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1. South Sudan is the world’s newest nation and also one of the most fragile. Decades of war and violence have decimated communities, services, infrastructure and social capacity. In a world of plenty, at a time of year when the developed world indulges to excess, we need to remember those corners of the planet where people know only plenty of poverty and an excess of tragedy.

  1.  2. We believe education is the single most effective tool for breaking the poverty cycle. But in South Sudan the statistics are beyond shocking. 70% of children aged between six and 17 have never set foot in a classroom. Less than 10% manage to complete primary education, one of the lowest completion rates in the world. Every parent or grandparent in the UK, every child who takes school for granted, should take a moment to reflect on what that means.
  2.  3. Here’s another thing: The rural Diocese of Wau, the area in which Global Care’s partners are based, has 13 primary schools. Nine of them meet under trees. Yes, school buildings are a priority.
  3.  4. But trained teachers are MORE of a priority. There are only two trained teachers in the entire area, and one batch of trainees. Global Care’s Christmas Appeal aims to fund another 50 trainee teachers, to begin studying in January 2018. They will teach in the mornings and study in the afternoons.
  4.  5. Only 13% of primary schools in South Sudan offer the whole primary cycle, from Grades 1 – 8. Training more teachers will help solve that problem. Then maybe more children will be able to graduate primary school.
  5.  6. There are only 44,000 secondary school pupils in the whole of South Sudan. Of course there are. How can kids achieve secondary level, when they can’t complete primary? How can they complete primary when schools don’t offer the full cycle? How can schools offer the full cycle without enough teachers? Train teachers. Make a difference.
  6.  7. In South Sudan, 70% of the population are aged under 30. Most have never been to school. Most have never known their nation at peace. We can’t solve all their problems in one fell swoop. If only we could. But helping children access education will give them the tools to start looking for their own solutions. Train teachers. Make a difference.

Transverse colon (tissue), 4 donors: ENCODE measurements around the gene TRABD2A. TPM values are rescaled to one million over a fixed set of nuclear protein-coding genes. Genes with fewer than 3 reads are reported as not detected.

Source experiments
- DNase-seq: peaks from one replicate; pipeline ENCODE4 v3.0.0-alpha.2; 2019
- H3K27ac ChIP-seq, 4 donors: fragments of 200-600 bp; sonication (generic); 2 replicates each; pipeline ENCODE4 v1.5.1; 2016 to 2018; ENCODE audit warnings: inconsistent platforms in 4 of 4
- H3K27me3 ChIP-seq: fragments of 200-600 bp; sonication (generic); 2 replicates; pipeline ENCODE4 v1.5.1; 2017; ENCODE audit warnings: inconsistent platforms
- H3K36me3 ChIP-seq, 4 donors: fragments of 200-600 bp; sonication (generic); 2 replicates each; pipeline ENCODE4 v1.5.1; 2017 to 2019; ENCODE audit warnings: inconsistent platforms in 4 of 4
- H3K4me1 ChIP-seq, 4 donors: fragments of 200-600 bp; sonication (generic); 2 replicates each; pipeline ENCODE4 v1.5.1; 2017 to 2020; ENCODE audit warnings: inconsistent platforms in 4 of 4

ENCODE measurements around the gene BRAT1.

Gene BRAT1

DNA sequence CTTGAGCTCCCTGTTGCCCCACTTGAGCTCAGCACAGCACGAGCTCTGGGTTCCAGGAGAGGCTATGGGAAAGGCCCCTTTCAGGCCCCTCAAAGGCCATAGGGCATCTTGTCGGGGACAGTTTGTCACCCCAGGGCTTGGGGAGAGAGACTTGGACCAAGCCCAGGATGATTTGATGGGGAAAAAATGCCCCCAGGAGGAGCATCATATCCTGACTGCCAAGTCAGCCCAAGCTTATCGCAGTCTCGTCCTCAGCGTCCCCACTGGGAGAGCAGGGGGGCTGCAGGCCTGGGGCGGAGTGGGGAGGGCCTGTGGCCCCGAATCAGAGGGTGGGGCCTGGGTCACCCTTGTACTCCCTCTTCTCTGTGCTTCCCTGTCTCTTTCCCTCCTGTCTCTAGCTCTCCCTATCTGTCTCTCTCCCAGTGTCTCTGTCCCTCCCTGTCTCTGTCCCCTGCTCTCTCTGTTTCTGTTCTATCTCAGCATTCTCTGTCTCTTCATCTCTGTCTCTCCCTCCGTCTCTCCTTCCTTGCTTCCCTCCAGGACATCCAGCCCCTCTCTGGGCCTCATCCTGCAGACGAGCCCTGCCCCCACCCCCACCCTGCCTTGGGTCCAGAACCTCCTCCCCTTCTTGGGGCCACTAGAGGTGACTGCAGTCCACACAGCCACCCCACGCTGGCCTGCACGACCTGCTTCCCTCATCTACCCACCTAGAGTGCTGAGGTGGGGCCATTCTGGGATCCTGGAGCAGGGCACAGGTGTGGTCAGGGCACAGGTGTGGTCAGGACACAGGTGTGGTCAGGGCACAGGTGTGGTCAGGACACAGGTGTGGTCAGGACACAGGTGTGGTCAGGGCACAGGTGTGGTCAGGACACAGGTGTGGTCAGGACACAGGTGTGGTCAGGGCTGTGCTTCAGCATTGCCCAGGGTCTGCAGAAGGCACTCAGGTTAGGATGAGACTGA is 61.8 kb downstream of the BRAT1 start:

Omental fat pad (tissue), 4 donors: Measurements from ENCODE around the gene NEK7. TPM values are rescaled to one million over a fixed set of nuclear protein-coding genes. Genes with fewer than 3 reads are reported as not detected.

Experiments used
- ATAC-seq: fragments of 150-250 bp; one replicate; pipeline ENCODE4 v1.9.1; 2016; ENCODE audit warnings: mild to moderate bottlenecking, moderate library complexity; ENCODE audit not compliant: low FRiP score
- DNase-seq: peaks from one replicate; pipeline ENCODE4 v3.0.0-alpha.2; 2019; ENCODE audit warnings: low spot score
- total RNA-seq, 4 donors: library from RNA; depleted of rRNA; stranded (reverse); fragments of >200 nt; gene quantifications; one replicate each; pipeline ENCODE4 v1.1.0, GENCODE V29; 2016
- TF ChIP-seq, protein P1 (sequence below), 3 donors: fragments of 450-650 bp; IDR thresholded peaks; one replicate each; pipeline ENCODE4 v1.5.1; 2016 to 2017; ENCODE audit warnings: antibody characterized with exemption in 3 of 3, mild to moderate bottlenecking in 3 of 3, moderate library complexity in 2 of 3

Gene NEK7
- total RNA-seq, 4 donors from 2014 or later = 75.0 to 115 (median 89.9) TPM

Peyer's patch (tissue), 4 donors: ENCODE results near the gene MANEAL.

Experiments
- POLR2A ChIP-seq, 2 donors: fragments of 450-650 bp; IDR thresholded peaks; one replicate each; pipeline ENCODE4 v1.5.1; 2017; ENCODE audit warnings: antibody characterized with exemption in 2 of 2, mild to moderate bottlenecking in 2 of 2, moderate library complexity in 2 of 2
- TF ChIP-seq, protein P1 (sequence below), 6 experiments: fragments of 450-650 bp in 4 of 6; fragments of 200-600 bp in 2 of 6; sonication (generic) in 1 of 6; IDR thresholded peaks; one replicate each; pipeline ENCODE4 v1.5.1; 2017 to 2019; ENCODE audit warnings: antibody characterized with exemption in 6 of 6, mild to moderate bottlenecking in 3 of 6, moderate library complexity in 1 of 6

7.  8. So what do you think young people do, when they can’t get to school, they’re illiterate and innumerate, with no opportunity for change? Many try to scratch a living from the land, as so many previous generations have done. Many others end up joining militia, in a search for meaning and power, and as a source of livelihood. After all, you are fed by the militia you join. And so the destructive cycle of war and violence continues, and the hope of change becomes ever more distant. Training teachers offers young people an alternative source of employment, and gives fractured communities hope that change is possible.
  8.  9. It costs just £25 to pay for tuition and accommodation for one trainee teacher for one month. In the context of the enormous developmental challenges facing South Sudan, that’s something simple and concrete that most of us here in the UK could easily provide, which will genuinely help to make a difference. £100 covers one term. £200 covers the whole year. Three years of training creates a fully-trained teacher. That’s £600. That’s a person with hope, able to bring hope.
  9.  10. If you need more good reasons after all this, then I’m not sure what to say! If you want to make a donation, click here. As an extra incentive, if you need one, thanks to the Big Give Christmas Challenge, all online donations to our appeal between noon on Tuesday 28 November and noon on Tuesday 5 December will be doubled in value at no extra cost to you, up to a total of £4000. The Big Give Christmas Challenge is the UK’s largest match-funding campaign, and it’s the first time Global Care has taken part.
  10. .Help us train teachers and so make a difference.
  11. Give during the Big Give and help us double the difference.
  12. What’s not to like?